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The 2016 Summer Olympics are scheduled to kick off in Rio de Janeiro in two weeks. The Games will undoubtedly draw many people, both in person and via broadcasts. But while the events themselves are the attraction, a new photo series from the Associated Press shows the devastating reality of what's happening just beyond the Olympic Village in Rio's violent, gang-dominated slums.

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In the never-ending quest for great mobile photos, it can be tempting to ditch the camera app that comes with your phone for something far more advanced and exotic. However, if you know what you're doing, you can get some high-quality results from the default camera app on your iPhone or Android device — and here's how.

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Flat, two-dimensional photos are old news. The future is 360-degree photos that let you look around in any direction from a single standing position. You can share 360-degree photos everywhere from Facebook to Street View, and unlike 360 video, they can be easily snapped using the phone you've already got. Here's how to get started.

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If you have a bunch of old printed photos sitting in a drawer somewhere, there are plenty of ways you can easily save digital versions of them. You could scan the original negatives, but for that, you need a special scanner and a lot of time. On the other hand, you could also just use your phone.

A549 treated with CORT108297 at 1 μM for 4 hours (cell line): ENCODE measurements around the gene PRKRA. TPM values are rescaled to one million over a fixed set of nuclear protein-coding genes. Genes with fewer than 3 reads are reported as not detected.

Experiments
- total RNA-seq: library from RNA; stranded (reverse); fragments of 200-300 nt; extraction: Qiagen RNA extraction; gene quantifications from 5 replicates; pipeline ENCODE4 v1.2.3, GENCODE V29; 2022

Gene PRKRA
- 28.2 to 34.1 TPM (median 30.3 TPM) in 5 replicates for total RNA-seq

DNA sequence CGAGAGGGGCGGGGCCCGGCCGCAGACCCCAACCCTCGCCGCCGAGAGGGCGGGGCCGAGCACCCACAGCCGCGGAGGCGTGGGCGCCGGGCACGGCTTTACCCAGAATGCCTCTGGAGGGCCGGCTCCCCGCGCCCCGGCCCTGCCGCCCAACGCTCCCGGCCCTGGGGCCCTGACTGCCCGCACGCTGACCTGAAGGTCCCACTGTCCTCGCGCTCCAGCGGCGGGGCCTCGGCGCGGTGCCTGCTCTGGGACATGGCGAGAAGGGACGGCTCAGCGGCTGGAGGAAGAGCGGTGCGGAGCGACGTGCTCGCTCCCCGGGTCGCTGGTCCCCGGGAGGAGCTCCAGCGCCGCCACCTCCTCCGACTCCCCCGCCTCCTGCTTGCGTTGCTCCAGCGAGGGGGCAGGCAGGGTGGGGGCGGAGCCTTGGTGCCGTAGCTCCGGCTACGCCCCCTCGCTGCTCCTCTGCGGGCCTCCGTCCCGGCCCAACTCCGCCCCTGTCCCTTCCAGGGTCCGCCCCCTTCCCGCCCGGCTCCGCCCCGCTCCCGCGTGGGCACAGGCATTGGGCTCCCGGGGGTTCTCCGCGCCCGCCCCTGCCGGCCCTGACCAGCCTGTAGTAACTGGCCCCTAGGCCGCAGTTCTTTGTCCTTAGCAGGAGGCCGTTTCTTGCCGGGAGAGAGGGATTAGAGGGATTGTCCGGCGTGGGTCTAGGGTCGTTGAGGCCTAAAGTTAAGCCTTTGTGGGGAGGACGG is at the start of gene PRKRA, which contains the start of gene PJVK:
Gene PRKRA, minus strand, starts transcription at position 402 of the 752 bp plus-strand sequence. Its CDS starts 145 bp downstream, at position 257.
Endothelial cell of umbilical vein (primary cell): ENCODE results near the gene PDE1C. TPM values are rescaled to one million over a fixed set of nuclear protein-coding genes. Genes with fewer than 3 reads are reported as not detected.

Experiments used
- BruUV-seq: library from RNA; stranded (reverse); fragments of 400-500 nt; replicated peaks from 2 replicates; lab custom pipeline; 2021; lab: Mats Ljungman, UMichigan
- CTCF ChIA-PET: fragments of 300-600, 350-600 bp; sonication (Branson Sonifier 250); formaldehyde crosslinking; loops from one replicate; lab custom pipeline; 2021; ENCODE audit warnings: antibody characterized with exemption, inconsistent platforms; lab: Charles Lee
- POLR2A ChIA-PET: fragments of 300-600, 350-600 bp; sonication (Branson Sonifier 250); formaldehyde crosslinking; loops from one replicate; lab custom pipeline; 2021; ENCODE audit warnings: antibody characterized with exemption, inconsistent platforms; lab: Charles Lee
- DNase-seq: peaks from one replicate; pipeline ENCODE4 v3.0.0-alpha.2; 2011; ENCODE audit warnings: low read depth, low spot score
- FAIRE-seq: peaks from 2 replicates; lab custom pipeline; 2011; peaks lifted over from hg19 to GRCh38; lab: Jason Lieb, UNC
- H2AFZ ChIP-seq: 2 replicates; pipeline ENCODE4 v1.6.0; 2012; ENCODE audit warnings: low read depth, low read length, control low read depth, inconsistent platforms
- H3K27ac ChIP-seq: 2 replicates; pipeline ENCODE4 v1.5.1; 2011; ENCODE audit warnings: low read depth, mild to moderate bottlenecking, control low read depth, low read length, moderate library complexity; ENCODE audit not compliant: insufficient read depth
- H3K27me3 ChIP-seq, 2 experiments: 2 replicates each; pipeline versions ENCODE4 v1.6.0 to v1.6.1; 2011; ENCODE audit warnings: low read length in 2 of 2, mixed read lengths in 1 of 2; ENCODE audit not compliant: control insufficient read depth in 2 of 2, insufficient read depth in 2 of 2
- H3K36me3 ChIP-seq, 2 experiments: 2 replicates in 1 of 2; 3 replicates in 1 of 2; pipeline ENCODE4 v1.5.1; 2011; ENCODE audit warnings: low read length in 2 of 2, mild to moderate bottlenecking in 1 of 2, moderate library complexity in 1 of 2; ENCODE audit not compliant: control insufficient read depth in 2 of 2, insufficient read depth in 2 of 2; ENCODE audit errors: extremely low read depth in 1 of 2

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There's a good chance your Facebook posts from the mid-aughts are a total disaster: blurry, low-res pics of your college dorm room and status updates about what you ate for dinner. It was a time before anyone truly understood the importance and longevity of social media. Still, if anyone could have anticipated exactly how bad those posts would look in a few years, you'd assume it'd be the guy who created the website. Well, you'd be wrong.

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The iPhone 6s came with some neat gimmicky stuff. One of those new additions that walked that perilous line between utility and stupidity was Live Photos. Apple described it as "unlike any other way to interact with photos". We thought they were basically GIFs but less useful. Google must agree with us because the Android-maker just released an iOS app to make Live Photos better called Motion Stills.

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You might not give much thought to the app that snaps all those photos on your phone, but you don't have to stick with the tool Apple or Google (or Samsung or Sony) gives you — there are some fantastic third-party camera apps out there to help take your mobile photography to the next level.

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Photoshop is a vast program, packed with all kinds of sophisticated tools and functions to keep the professional photography world turning. Whatever your level of experience with the software, though, there are some quick and easy tips you can take advantage of to improve your Photoshop experience — here are some of our favourite ones.